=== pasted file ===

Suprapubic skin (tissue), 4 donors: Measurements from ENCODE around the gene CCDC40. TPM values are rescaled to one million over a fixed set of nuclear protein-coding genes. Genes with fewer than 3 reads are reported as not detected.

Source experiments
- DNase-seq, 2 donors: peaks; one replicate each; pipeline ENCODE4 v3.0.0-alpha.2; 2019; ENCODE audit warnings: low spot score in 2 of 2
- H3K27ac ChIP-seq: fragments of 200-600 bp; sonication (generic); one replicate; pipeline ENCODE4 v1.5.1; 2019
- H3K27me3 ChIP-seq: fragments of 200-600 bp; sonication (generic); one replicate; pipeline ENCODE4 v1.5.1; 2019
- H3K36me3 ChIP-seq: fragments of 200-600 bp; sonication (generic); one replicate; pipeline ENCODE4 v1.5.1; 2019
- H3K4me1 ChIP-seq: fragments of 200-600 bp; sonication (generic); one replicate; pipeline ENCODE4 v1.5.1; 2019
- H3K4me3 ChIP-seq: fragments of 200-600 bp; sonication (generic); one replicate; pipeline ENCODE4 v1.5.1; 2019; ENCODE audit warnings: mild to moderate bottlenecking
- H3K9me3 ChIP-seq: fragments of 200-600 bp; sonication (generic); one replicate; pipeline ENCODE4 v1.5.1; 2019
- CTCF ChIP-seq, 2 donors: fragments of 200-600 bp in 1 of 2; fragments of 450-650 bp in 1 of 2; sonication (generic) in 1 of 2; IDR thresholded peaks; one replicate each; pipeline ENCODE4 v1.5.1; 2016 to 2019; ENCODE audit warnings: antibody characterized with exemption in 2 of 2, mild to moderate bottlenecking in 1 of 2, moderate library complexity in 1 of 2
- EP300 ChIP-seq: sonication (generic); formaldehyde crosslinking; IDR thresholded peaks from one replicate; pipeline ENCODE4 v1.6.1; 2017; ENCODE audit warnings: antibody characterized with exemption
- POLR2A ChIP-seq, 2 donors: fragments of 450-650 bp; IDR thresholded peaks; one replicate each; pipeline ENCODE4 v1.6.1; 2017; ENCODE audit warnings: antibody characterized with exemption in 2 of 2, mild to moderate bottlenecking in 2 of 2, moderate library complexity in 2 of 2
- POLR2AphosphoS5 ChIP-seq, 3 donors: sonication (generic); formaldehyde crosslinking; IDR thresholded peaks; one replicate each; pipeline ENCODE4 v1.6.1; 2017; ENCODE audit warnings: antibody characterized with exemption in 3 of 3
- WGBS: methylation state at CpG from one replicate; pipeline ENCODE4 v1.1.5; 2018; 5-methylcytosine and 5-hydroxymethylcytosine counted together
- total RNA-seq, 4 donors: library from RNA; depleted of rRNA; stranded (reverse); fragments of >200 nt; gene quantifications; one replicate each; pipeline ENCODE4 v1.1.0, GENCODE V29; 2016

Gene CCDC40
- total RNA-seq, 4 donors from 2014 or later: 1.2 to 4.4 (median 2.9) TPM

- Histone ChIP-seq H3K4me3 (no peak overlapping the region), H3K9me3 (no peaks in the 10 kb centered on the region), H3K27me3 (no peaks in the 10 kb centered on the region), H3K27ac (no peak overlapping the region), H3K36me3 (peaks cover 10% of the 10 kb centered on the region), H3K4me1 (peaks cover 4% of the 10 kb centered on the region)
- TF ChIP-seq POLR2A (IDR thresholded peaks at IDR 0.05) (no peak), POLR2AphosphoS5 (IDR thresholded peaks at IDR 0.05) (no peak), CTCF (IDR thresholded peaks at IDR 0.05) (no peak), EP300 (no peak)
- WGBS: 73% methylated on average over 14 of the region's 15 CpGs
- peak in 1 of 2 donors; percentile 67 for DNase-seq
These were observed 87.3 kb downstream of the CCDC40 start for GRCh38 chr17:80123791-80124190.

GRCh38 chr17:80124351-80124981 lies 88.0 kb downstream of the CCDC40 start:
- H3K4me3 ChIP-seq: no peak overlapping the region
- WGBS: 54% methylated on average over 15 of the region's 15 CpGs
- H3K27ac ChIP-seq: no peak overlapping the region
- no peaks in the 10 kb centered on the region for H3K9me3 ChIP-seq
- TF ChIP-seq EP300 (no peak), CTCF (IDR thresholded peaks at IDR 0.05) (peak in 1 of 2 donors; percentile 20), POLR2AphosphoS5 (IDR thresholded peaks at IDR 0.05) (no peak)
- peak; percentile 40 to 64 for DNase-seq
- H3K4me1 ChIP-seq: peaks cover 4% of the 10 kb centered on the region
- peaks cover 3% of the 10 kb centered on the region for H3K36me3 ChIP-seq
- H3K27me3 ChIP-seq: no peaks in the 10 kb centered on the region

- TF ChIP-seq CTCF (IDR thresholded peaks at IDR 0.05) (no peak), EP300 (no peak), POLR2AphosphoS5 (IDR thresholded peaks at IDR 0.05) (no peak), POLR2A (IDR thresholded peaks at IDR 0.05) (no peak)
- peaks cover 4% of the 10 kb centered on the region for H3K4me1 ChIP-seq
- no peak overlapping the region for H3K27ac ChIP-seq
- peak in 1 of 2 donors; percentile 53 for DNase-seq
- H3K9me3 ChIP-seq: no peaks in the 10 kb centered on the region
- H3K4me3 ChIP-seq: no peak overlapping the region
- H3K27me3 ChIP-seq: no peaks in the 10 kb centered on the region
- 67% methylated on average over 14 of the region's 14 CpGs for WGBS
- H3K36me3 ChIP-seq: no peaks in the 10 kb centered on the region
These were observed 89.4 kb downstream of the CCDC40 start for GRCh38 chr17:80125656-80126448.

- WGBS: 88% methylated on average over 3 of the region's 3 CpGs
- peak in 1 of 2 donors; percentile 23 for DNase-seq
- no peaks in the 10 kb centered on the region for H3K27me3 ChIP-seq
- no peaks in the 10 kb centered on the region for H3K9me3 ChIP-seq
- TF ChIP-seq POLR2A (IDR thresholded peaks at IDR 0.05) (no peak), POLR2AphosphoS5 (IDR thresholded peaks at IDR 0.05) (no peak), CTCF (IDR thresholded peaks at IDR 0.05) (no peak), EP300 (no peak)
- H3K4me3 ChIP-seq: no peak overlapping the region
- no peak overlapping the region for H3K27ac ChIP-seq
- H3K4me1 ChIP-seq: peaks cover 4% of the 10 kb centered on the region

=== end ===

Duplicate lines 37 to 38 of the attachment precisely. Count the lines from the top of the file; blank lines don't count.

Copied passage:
- H3K9me3 ChIP-seq: no peaks in the 10 kb centered on the region
- H3K4me3 ChIP-seq: no peak overlapping the region